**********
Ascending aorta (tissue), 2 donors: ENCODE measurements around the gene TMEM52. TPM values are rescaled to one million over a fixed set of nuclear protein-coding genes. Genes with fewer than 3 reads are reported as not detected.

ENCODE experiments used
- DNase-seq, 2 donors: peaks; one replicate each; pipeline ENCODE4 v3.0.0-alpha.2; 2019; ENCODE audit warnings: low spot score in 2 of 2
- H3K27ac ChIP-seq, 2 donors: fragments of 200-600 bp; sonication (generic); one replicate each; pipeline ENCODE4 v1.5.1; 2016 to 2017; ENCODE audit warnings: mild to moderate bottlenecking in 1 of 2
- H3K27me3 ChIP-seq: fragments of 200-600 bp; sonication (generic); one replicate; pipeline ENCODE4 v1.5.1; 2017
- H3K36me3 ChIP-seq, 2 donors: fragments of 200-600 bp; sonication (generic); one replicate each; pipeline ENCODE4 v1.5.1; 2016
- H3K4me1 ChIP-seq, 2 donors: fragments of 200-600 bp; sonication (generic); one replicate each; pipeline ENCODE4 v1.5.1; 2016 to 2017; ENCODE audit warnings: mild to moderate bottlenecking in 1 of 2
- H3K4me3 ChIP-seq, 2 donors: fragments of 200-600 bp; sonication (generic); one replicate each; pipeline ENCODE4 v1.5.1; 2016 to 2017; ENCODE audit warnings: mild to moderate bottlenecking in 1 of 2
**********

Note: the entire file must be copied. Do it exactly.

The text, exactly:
Ascending aorta (tissue), 2 donors: ENCODE measurements around the gene TMEM52. TPM values are rescaled to one million over a fixed set of nuclear protein-coding genes. Genes with fewer than 3 reads are reported as not detected.

ENCODE experiments used
- DNase-seq, 2 donors: peaks; one replicate each; pipeline ENCODE4 v3.0.0-alpha.2; 2019; ENCODE audit warnings: low spot score in 2 of 2
- H3K27ac ChIP-seq, 2 donors: fragments of 200-600 bp; sonication (generic); one replicate each; pipeline ENCODE4 v1.5.1; 2016 to 2017; ENCODE audit warnings: mild to moderate bottlenecking in 1 of 2
- H3K27me3 ChIP-seq: fragments of 200-600 bp; sonication (generic); one replicate; pipeline ENCODE4 v1.5.1; 2017
- H3K36me3 ChIP-seq, 2 donors: fragments of 200-600 bp; sonication (generic); one replicate each; pipeline ENCODE4 v1.5.1; 2016
- H3K4me1 ChIP-seq, 2 donors: fragments of 200-600 bp; sonication (generic); one replicate each; pipeline ENCODE4 v1.5.1; 2016 to 2017; ENCODE audit warnings: mild to moderate bottlenecking in 1 of 2
- H3K4me3 ChIP-seq, 2 donors: fragments of 200-600 bp; sonication (generic); one replicate each; pipeline ENCODE4 v1.5.1; 2016 to 2017; ENCODE audit warnings: mild to moderate bottlenecking in 1 of 2